I've got other lodge pans, but this is what I use for almost everything I cook on the hob (or maybe mine is a 10" one, I can't remember...)
https://www.amazon.co.uk/Lodge-30-48-Pre-Seasoned-Skillet-Frying/dp/B00006JSUB/ref=sr_1_5?dchild=1&keywords=12"+lodge&qid=1589983835&s=kitchen&sr=1-5

 

Were it not a violation of God's law, I'd make it my wife

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1 hour ago, cowfields said:

 

I wouldn't actually recommend a ridged cast iron pan. I'm not quite sure what the ridges are useful for, other than to make it harder to clean, or for neat grill lines (pointless / cosmetic). Maybe there's some science that proves me wrong though. We've got a Le Creuset one collecting grease & dead flies on top of the cupboards.

 

I've got other lodge pans, but this is what I use for almost everything I cook on the hob (or maybe mine is a 10" one, I can't remember...)
https://www.amazon.co.uk/Lodge-30-48-Pre-Seasoned-Skillet-Frying/dp/B00006JSUB/ref=sr_1_5?dchild=1&keywords=12"+lodge&qid=1589983835&s=kitchen&sr=1-5

 

Were it not a violation of God's law, I'd make it my wife


Yeah, I have no intention of getting any more ridged pans. The only reason the circulon has it is because it’s part of their non stick technology. 
 

I’ve just got a cheap cast iron - £15 at TK Maxx or something, but it does the job just fine. I just re-seasoned it the other day and it looks great. Am thinking of trying to cook an egg on it oil free to see if the seasoning is as good as it looks. 
 

How often do you season yours? I can’t imagine using mine for everything if I did it every time I used it. It’d drive me mad. 

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2 hours ago, HarryBizzle said:


Yeah, I have no intention of getting any more ridged pans. The only reason the circulon has it is because it’s part of their non stick technology. 
 

I’ve just got a cheap cast iron - £15 at TK Maxx or something, but it does the job just fine. I just re-seasoned it the other day and it looks great. Am thinking of trying to cook an egg on it oil free to see if the seasoning is as good as it looks. 
 

How often do you season yours? I can’t imagine using mine for everything if I did it every time I used it. It’d drive me mad. 

 

I season mine before or after I cook. Sometimes I don't even bother as I'm putting oil in the pan anyway. If you want to season properly, warm up the pan then pour a tbsp or two of oil (personally not found much difference with whatever I use, some people swear by flaxseed) then wipe it completely clean with a lint free cloth and heat it for a bit. There shouldn't be any sticky residue or leftover oil. This is a mistake I made in my early days of attempting to season.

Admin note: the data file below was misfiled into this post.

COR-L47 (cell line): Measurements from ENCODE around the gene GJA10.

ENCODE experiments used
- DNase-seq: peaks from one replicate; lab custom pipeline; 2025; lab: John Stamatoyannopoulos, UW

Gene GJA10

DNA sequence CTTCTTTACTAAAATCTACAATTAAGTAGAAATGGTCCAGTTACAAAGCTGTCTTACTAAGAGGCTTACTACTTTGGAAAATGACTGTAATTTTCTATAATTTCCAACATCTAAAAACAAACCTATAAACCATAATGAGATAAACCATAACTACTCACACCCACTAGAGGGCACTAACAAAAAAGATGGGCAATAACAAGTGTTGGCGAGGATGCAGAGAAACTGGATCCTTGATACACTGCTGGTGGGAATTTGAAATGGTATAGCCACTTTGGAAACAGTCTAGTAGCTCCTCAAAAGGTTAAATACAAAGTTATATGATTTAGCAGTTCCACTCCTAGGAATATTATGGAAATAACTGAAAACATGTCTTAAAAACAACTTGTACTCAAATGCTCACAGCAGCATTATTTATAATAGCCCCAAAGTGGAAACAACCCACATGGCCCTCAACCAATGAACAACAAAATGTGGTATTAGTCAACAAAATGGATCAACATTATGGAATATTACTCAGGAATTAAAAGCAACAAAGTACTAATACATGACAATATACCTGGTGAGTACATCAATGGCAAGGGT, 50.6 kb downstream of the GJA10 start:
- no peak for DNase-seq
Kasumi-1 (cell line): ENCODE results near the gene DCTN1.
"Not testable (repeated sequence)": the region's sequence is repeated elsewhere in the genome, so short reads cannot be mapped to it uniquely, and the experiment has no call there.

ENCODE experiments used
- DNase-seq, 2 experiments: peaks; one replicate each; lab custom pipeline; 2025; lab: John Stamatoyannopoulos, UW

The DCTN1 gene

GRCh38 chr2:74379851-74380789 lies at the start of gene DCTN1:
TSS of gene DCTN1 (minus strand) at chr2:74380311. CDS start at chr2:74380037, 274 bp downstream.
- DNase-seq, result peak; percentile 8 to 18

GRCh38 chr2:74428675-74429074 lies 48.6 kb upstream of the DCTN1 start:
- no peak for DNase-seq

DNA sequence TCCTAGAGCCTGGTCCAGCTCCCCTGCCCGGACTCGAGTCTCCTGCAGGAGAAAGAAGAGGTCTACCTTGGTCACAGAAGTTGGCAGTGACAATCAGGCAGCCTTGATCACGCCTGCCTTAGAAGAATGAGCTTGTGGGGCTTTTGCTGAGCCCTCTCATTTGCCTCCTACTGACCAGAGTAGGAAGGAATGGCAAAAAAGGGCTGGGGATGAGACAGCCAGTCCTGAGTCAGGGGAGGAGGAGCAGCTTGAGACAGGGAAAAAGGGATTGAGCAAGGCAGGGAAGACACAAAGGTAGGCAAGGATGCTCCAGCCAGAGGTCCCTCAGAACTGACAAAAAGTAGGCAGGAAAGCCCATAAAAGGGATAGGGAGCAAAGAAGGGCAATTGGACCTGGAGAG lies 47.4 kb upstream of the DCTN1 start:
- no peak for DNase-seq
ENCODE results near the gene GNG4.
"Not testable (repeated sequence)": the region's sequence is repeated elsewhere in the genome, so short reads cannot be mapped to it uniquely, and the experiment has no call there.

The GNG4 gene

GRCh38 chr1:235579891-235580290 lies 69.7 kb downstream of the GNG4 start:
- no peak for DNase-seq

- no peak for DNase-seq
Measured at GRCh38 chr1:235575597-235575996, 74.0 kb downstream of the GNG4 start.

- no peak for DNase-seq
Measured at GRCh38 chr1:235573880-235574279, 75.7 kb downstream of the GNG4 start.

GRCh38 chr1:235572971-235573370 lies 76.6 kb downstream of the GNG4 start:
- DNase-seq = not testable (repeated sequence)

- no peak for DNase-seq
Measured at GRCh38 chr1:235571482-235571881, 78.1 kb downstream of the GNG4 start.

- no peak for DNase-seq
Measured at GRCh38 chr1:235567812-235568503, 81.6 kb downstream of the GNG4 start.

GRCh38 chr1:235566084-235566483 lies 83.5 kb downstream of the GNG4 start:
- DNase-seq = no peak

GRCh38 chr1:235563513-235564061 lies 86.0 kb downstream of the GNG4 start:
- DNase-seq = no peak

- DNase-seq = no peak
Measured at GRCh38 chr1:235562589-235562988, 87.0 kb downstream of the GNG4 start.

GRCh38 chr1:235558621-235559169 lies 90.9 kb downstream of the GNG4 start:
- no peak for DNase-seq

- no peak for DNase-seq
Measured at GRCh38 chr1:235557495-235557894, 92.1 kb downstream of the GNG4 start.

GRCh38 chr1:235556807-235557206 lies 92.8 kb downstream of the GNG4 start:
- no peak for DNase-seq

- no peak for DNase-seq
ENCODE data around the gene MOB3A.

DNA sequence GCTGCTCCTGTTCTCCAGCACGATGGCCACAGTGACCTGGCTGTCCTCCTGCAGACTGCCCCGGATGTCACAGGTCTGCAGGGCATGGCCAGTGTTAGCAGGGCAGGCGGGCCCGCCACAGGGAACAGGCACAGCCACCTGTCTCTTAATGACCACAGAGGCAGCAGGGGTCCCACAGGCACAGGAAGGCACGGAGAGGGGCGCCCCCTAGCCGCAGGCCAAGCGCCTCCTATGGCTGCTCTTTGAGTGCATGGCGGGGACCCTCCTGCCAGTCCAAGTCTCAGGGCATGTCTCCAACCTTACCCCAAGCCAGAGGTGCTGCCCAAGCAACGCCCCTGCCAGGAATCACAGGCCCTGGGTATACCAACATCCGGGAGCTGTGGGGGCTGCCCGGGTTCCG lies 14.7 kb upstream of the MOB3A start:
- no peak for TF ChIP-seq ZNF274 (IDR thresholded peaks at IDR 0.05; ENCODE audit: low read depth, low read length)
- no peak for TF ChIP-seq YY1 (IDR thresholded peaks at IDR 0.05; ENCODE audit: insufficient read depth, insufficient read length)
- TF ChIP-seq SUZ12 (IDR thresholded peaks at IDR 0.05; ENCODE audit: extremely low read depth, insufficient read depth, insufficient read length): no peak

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19 minutes ago, stephen129 said:

 

I season mine before or after I cook. Sometimes I don't even bother as I'm putting oil in the pan anyway. If you want to season properly, warm up the pan then pour a tbsp or two of oil (personally not found much difference with whatever I use, some people swear by flaxseed) then wipe it completely clean with a lint free cloth and heat it for a bit. There shouldn't be any sticky residue or leftover oil. This is a mistake I made in my early days of attempting to season.


This is pretty much what I do. I usually give the pan a scrub with a soap free sponge and some course salt if really necessary and then check the seasoning when I heat it dry and go from there. But as I say, I use the pan fairly rarely. 
 

I seasoned it twice the other day and it’s looking pretty good. 

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I don't ever season mine in the sense of baking it for an hour but maybe once a week after cleaning (I only use a bit of washing up liquid if there's a lot of crud on there, but sometimes just a brush and a brush. I rinse pretty thoroughly either way)

 

After cleaning I will dry it quickly with a tea towel, stick it on the hob on a high heat, wait for it to be totally dry then rub on either rice Bran oil or canola oil. The former because we have it, the latter because I heard it was good. 

 

I'll make sure it's got an even but thin coat with a bit of kitchen roll. I'll close the kitchen door, open the back door and turn our pointless extractor fan on because I don't want every smoke alarm in the house going off. 

 

I'll wait for it to be smoking for a bit so the oil sort of looks a bit less "wet". 

 

Really I might be doing it wrong... This isn't what I think is correct just what I do. but the pans are staying great. Sometimes I don't heat the oil for long, sometimes I feel like I should be better as causing the chemical reaction so I do for longer, but basically I'm never letting it sit for days without use or without getting more oil and heat because its getting regular use. 

 

Maybe some people think cast iron is hard because they see it as an occasional thing but if it's daily use I think it just builds its own seasoning. 

 

I'm also sitting safe in the knowledge that with a good scouring and an hour in the oven in theory I can do a reset. 

 

Something I'm mindful of is that things like vinegar and tomatoes... Anything acidic will erode the coating. So I might be more diligent about an oiling if I've been cooking those sorts of things. 

 

If I've been cooking a steak I might not do anything after a bit of a brush because the fatty steak probably did it good... Again this is far from scientific.